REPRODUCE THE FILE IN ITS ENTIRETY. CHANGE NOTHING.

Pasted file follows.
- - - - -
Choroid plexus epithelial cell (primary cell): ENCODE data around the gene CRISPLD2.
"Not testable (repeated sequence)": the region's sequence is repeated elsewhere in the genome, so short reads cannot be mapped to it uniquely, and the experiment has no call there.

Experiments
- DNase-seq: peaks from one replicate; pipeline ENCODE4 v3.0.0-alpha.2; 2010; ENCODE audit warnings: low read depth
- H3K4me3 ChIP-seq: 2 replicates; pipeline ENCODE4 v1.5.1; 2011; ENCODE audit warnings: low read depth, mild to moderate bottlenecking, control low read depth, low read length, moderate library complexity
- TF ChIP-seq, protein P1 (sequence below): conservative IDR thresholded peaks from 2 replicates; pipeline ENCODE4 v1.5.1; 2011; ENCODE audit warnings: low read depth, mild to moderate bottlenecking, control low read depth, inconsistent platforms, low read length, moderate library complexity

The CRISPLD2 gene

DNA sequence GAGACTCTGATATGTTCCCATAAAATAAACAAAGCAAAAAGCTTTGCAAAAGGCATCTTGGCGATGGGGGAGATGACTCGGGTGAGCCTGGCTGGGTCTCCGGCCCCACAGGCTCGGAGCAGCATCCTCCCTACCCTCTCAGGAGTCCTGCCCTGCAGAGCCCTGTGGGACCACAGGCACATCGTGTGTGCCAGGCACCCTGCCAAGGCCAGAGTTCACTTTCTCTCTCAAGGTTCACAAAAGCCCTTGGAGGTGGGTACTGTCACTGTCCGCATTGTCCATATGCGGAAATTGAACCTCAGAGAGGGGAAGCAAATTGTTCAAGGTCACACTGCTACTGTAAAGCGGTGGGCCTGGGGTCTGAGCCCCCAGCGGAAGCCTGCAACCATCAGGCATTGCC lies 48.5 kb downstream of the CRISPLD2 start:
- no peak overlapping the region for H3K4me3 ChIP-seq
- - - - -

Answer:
Choroid plexus epithelial cell (primary cell): ENCODE data around the gene CRISPLD2.
"Not testable (repeated sequence)": the region's sequence is repeated elsewhere in the genome, so short reads cannot be mapped to it uniquely, and the experiment has no call there.

Experiments
- DNase-seq: peaks from one replicate; pipeline ENCODE4 v3.0.0-alpha.2; 2010; ENCODE audit warnings: low read depth
- H3K4me3 ChIP-seq: 2 replicates; pipeline ENCODE4 v1.5.1; 2011; ENCODE audit warnings: low read depth, mild to moderate bottlenecking, control low read depth, low read length, moderate library complexity
- TF ChIP-seq, protein P1 (sequence below): conservative IDR thresholded peaks from 2 replicates; pipeline ENCODE4 v1.5.1; 2011; ENCODE audit warnings: low read depth, mild to moderate bottlenecking, control low read depth, inconsistent platforms, low read length, moderate library complexity

The CRISPLD2 gene

DNA sequence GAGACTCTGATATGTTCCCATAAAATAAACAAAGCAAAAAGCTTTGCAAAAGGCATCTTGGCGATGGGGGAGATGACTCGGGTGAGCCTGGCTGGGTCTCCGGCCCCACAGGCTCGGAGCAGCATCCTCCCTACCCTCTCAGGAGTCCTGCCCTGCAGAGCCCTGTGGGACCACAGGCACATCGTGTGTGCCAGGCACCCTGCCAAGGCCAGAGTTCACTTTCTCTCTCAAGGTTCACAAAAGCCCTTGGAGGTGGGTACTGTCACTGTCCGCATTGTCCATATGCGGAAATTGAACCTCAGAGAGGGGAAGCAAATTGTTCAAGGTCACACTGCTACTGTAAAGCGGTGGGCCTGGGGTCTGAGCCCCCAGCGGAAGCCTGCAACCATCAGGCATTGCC lies 48.5 kb downstream of the CRISPLD2 start:
- no peak overlapping the region for H3K4me3 ChIP-seq